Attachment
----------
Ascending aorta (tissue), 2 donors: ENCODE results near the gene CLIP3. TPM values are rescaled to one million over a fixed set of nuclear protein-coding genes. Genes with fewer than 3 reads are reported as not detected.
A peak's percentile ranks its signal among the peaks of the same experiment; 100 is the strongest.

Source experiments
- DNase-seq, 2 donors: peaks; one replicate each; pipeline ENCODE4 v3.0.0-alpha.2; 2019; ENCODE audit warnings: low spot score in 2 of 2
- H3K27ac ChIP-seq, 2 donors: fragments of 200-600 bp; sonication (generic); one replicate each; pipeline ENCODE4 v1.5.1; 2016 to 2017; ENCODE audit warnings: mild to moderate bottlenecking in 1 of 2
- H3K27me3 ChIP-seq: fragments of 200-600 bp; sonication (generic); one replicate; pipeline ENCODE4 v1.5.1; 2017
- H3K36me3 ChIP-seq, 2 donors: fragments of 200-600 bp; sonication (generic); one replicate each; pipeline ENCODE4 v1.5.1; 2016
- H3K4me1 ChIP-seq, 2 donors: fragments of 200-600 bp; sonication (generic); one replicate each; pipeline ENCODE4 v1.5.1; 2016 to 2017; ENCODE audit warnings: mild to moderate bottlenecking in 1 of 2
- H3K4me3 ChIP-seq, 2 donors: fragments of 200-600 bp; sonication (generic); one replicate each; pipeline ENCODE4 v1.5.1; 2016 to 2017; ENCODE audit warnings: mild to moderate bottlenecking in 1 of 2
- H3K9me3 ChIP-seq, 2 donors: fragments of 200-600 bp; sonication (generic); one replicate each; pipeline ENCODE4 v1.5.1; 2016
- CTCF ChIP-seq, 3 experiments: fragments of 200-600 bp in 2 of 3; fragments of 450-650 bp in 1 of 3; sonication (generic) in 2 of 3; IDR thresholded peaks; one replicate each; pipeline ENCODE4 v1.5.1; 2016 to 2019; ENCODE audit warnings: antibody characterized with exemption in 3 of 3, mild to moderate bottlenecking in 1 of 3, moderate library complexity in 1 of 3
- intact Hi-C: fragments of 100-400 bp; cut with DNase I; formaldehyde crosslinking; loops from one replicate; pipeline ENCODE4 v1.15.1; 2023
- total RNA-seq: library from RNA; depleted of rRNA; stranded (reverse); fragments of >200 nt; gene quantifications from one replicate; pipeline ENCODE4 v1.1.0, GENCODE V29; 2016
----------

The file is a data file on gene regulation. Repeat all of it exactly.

Ascending aorta (tissue), 2 donors: ENCODE results near the gene CLIP3. TPM values are rescaled to one million over a fixed set of nuclear protein-coding genes. Genes with fewer than 3 reads are reported as not detected.
A peak's percentile ranks its signal among the peaks of the same experiment; 100 is the strongest.

Source experiments
- DNase-seq, 2 donors: peaks; one replicate each; pipeline ENCODE4 v3.0.0-alpha.2; 2019; ENCODE audit warnings: low spot score in 2 of 2
- H3K27ac ChIP-seq, 2 donors: fragments of 200-600 bp; sonication (generic); one replicate each; pipeline ENCODE4 v1.5.1; 2016 to 2017; ENCODE audit warnings: mild to moderate bottlenecking in 1 of 2
- H3K27me3 ChIP-seq: fragments of 200-600 bp; sonication (generic); one replicate; pipeline ENCODE4 v1.5.1; 2017
- H3K36me3 ChIP-seq, 2 donors: fragments of 200-600 bp; sonication (generic); one replicate each; pipeline ENCODE4 v1.5.1; 2016
- H3K4me1 ChIP-seq, 2 donors: fragments of 200-600 bp; sonication (generic); one replicate each; pipeline ENCODE4 v1.5.1; 2016 to 2017; ENCODE audit warnings: mild to moderate bottlenecking in 1 of 2
- H3K4me3 ChIP-seq, 2 donors: fragments of 200-600 bp; sonication (generic); one replicate each; pipeline ENCODE4 v1.5.1; 2016 to 2017; ENCODE audit warnings: mild to moderate bottlenecking in 1 of 2
- H3K9me3 ChIP-seq, 2 donors: fragments of 200-600 bp; sonication (generic); one replicate each; pipeline ENCODE4 v1.5.1; 2016
- CTCF ChIP-seq, 3 experiments: fragments of 200-600 bp in 2 of 3; fragments of 450-650 bp in 1 of 3; sonication (generic) in 2 of 3; IDR thresholded peaks; one replicate each; pipeline ENCODE4 v1.5.1; 2016 to 2019; ENCODE audit warnings: antibody characterized with exemption in 3 of 3, mild to moderate bottlenecking in 1 of 3, moderate library complexity in 1 of 3
- intact Hi-C: fragments of 100-400 bp; cut with DNase I; formaldehyde crosslinking; loops from one replicate; pipeline ENCODE4 v1.15.1; 2023
- total RNA-seq: library from RNA; depleted of rRNA; stranded (reverse); fragments of >200 nt; gene quantifications from one replicate; pipeline ENCODE4 v1.1.0, GENCODE V29; 2016